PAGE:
New Zealand shooting: Suspect shows court white power sign

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Bishop of Polynesia - The Most Reverend Fereimi Cama said the Anglican Diocese of Polynesia unequivocally condemned this act of terrorism.

NZ Police have announced the Christchurch court where Tarrant is due to appear will be closed to public over security concerns, but media will still be able to attend.

He was reprimanded without plea until his next appearance at New Zealand's High Court on April 5.

On Saturday, outside one of the two mosques, 32-year-old Ash Mohammed pushed through police barricades in hopes of finding out what happened to his father and two brothers, whose mobile phones rang unanswered.

Meanwhile, Facebook, Twitter and Google are facing scrutiny after reports that hours after the Christchurch attack, copies of the footage were still available on Facebook, Twitter, YouTube, as well as Facebook-owned Instagram and WhatsApp despite the social media giants' claims that they had removed the videos. Shortly before the attack, he published a 73-page "manifesto" in which he vowed "revenge" against Muslim "invaders" and said he was inspired by Anders Breivik, who killed 77 people in Norway in 2011.

The victim can not be named by order of the court.

"It's outrageous" he said.

Prime Minister Jacinda Ardern said the events in Christchurch represented "an extraordinary and unprecedented act of violence", and that numerous victims could be migrants or refugees.

One Saudi citizen and two Jordanians were among the dead, while five Pakistani citizens were missing.

"Our prayers are with the families of the deceased, the injured and all others impacted by this tragedy". Police warned Muslims against going to a mosque anywhere in New Zealand, and the national airline cancelled several flights in and out of Christchurch, a city of almost 400,000.

"It means a lot".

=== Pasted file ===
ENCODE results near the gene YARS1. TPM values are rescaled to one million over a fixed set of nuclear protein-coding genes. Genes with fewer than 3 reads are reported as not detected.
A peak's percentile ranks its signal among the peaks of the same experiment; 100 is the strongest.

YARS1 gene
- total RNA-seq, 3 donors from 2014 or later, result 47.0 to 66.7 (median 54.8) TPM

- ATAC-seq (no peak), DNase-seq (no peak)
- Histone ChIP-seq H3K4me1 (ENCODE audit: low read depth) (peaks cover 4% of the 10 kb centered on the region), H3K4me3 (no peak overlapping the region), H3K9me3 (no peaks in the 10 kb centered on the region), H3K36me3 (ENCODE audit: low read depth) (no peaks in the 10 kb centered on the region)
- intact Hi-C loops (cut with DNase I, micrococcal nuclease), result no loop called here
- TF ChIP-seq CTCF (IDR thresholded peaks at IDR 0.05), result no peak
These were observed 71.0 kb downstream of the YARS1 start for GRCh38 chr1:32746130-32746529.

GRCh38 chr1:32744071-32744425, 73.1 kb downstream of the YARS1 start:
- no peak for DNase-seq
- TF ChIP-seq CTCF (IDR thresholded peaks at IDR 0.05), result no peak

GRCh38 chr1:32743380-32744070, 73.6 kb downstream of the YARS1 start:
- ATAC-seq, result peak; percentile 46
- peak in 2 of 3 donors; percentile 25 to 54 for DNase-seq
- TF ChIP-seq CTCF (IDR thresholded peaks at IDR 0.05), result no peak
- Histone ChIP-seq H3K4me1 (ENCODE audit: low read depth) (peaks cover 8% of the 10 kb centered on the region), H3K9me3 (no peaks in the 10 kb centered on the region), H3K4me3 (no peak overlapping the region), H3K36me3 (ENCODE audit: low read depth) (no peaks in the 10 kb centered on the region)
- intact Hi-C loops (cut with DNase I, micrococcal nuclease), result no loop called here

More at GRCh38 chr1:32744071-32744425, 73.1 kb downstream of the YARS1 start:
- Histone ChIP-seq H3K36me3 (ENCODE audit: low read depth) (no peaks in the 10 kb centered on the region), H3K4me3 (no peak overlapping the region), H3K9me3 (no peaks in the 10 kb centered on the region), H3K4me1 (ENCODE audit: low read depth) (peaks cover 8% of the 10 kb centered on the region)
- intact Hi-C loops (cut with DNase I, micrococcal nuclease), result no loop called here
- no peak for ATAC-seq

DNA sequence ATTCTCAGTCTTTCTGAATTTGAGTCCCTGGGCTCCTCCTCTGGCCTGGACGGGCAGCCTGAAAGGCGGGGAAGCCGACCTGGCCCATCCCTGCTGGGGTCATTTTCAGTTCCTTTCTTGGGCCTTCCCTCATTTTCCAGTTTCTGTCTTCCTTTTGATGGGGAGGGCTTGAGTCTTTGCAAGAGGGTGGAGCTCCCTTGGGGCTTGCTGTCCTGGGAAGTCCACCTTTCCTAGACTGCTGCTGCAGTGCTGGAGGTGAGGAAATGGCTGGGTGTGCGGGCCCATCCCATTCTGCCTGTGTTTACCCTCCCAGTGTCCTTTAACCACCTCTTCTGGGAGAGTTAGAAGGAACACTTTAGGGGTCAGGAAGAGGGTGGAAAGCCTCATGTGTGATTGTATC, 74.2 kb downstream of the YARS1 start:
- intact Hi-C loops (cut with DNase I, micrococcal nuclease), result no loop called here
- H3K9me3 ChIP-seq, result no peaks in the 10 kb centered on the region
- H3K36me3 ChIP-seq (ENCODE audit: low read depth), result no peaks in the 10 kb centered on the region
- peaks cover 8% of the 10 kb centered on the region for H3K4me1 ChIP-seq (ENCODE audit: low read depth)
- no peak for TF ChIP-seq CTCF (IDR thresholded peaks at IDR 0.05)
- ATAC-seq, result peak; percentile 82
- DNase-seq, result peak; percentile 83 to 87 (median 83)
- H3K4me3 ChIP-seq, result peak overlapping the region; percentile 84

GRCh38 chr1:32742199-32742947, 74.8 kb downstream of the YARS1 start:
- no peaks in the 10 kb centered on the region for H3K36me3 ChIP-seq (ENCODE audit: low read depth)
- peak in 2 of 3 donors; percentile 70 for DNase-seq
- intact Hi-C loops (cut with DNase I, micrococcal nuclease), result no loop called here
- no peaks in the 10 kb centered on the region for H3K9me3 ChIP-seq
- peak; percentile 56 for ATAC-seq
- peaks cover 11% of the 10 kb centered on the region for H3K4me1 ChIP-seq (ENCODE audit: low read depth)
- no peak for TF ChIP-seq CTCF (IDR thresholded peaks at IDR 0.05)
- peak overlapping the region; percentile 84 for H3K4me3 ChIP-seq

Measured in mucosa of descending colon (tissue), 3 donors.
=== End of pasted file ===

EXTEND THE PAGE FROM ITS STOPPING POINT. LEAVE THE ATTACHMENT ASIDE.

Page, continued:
Arden told reporters on Saturday that the guns "appear to have been modified" and said that was "a challenge that we will look to address in changing our laws".

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The massacre has prompted an outpouring of grief and anger around the world.

New Zealand is generally considered to be welcoming to migrants and refugees.

The Al Noor mosque sits opposite a grand English-style park filled with towering oak trees. Thank you for all the support and all the help you have given me so far. "Our hearts are breaking for your loss", read one of the notes marked with a string of x-kisses.

New Zealand, with a population of five million, has relatively loose gun laws and an estimated 1.5 million firearms, or roughly one for every three people.

Mr Bainimarama also said his government will be working closely with authorities in New Zealand to monitor the welfare of Fijians in Christchurch.

The alleged gunman reportedly streamed 17 minutes of the attack on Facebook.

Bush said police had found two improvised explosive devices in one auto, a clarification from an earlier statement that there were devices in multiple vehicles.

Of the four people police apprehended on Friday, one was released ― an innocent bystander who "was just trying to get their kids home", Bush said.

"Their intervention may very likely have saved further lives".

Another two individuals are still in custody as the police continue to determine if they were involved in any way.

Australian Prime Minister Scott Morrison said an Australian national arrested after the attack was an "extremist, right-wing violent terrorist".

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